this is really significant:
that this is the stuff of his-
tory, that old letters and
deeds and photos and
diaries and reminiscences
are like gold, that the real
story, straight from the
source, is ephemeral, once
gone, gone forever.
The history of our
Jewish community really
depends on us. We may
not be able to entirely re-
cover its beginnings in
the mid-19th Century, but
surely the 20th Century is
not yet lost.
We all have family ma-
vens, boxes of letters, docu-
ments, photographs with
which to piece together his-
tory. Certainly this is not an
easy task; these must be
supplemented with some
digging in libraries and
archives to supply the his-

torical framework, but it is
worth the effort.
Our family histories, to-
gether, make up our com-
munity history, and if we
are proud to be Jews, we
must find out what we were
and, thus, what we are.

Betty Roth
Carol Atlman Bromberg

Msgr. Kern

Editor, The Jewish News:
We add our voice to
those singing the praises of
Father Clement Kern. Our
organization was blessed to
have him involved in our
interreligious clergy
dialogues. We miss his
presence but accept the
challenge he gave us with
his actions.
True belief in all man-
kind will survive with mod-
els like Clem Kern. We miss
him dearly.

Robert A. Arcand

Detroit Round Table of
Christians and Jews

Nebraska Jews

Editor, The Jewish News:
The newly-formed Neb-
raska Jewish Historical
Society is trying to locate all
former residents of Neb-
raska and Council Bluffs,
Iowa.
We are seeking informa-
tion about the immigrants
and settlers in the early and
mid-1800s (and to the pre-
sent time) synagogue and
organization histories, fam-
ily histories, and any other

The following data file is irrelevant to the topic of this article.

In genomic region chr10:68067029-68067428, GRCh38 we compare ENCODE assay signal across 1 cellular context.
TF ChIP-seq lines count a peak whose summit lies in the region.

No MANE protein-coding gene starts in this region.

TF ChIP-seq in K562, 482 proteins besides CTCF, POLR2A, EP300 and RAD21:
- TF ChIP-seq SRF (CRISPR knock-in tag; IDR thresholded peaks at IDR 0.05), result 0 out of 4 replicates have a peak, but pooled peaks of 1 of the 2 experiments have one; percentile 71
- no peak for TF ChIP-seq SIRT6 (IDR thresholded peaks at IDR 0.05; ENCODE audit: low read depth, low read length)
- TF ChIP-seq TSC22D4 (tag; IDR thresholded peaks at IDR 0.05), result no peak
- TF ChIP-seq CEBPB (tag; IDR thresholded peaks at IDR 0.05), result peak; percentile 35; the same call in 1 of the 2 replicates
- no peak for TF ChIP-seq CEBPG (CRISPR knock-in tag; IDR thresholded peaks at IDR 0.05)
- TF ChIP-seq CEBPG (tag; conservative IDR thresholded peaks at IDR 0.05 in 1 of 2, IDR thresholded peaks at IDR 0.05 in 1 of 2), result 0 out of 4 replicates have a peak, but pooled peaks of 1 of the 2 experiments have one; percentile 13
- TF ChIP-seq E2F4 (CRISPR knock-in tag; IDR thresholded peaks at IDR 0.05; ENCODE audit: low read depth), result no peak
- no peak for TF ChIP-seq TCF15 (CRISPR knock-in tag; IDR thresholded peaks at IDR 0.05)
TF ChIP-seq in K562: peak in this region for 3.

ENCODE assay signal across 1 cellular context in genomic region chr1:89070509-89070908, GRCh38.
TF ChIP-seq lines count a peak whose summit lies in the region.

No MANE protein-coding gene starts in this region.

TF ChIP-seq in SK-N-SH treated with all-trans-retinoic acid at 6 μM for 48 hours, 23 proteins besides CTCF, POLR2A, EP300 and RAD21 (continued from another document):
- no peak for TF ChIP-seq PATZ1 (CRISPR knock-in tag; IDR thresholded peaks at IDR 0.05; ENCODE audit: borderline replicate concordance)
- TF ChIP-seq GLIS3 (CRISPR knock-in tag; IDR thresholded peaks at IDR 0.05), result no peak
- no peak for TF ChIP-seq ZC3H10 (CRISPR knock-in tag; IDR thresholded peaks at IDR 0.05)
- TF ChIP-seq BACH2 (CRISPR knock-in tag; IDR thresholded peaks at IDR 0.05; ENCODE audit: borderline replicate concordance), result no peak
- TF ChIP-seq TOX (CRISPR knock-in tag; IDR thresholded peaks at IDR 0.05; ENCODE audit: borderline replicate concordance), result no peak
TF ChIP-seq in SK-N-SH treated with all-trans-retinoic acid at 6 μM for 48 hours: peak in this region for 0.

pertinent information and
pictures to help us develop
archives for research and
display.
If you are formerly from
this area or know of anyone
who was, please send their
name, address and phone
number to Giant Address
Book, 333 S. 132 Street,
Omaha, Neb. 68154.

Mary Fellman,

from the policy President
Johnson and the Depart-
ment of State pursued with
respect to Jerusalem during
the period of my tenure."
Goldberg, one of the
authors of UN Security
Council Resolution 242,
added that "Resolution 242
in no way refers to
Jerusalem and this omis-
sion was deliberate."
In a speech he made to
the Council in July 1967,
Goldberg recalled, "I
made it clear that the
status of Jerusalem
should be negotiable and
that the (1949) armistice
lines dividing Jerusalem
were no longer viable.
"In other words,
Jerusalem was not to be di-
vided again. This was a far
cry from Ambassador Yost's
statement that we conceive
Jerusalem to be occupied
territory . . ."
In his 1980 letter,
Goldberg also referred to a
conversation between Jor-
dan's King Hussein and top
U.S. diplomat George Ball
soon after the Six-Day War